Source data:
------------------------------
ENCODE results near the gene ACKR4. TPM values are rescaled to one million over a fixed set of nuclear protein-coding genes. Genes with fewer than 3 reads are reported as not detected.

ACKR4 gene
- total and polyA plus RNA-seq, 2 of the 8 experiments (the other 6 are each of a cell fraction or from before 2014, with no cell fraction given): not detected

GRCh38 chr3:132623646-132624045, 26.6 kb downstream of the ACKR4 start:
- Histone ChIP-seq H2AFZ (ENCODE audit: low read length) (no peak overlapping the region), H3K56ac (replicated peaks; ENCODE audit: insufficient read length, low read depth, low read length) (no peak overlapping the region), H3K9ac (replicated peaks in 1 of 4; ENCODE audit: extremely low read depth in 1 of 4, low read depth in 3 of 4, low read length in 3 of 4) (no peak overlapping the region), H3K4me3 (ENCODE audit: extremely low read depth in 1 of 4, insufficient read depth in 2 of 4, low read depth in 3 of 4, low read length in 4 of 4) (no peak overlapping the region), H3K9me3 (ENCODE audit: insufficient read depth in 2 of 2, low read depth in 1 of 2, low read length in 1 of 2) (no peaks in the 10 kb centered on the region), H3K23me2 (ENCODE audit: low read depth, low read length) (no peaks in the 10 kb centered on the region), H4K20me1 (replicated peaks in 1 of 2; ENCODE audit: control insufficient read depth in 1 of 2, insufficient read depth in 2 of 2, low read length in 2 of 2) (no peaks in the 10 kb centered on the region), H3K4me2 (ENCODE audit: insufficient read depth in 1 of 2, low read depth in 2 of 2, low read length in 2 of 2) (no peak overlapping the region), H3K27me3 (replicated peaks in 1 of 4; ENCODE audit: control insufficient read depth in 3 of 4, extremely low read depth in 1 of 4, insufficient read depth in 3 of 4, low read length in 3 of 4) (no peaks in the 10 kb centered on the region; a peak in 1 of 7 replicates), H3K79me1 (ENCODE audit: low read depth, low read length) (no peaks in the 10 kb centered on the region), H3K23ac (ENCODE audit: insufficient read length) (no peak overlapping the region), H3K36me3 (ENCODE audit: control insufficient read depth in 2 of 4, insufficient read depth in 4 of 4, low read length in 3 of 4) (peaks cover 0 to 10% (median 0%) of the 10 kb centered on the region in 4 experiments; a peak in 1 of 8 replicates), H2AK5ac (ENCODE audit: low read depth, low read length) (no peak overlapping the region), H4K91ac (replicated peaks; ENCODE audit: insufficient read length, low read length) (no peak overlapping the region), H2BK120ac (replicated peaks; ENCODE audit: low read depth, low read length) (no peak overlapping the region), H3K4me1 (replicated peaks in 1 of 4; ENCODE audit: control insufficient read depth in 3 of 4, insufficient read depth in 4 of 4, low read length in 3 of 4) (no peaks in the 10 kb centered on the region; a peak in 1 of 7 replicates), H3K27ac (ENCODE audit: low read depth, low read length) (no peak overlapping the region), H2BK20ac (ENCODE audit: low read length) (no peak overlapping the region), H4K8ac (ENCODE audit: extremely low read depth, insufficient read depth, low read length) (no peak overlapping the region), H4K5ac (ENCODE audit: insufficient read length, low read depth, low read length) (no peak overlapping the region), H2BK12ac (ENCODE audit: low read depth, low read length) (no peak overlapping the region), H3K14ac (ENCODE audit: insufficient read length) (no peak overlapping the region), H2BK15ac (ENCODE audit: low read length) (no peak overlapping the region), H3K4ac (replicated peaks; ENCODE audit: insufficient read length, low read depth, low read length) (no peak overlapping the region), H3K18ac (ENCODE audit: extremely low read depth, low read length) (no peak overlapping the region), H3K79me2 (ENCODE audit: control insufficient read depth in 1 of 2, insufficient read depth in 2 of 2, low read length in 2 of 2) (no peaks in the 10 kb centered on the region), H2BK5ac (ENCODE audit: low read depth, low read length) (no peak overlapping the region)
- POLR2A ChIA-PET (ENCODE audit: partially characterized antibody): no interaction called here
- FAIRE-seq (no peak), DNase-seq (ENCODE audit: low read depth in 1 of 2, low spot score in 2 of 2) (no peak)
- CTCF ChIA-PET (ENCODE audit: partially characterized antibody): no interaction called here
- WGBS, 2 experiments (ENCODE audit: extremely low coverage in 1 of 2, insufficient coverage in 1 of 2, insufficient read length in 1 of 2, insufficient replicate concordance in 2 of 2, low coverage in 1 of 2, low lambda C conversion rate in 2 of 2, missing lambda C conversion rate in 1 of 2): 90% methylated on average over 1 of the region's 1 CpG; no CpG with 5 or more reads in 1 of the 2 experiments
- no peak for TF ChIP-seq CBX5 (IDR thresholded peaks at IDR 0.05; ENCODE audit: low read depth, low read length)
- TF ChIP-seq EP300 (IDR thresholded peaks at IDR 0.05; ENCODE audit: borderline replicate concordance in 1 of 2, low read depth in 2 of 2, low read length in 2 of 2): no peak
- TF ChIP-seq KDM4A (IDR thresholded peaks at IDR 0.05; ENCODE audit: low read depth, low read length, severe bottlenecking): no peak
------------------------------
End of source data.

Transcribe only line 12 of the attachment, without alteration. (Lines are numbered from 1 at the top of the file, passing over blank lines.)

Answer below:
- TF ChIP-seq KDM4A (IDR thresholded peaks at IDR 0.05; ENCODE audit: low read depth, low read length, severe bottlenecking): no peak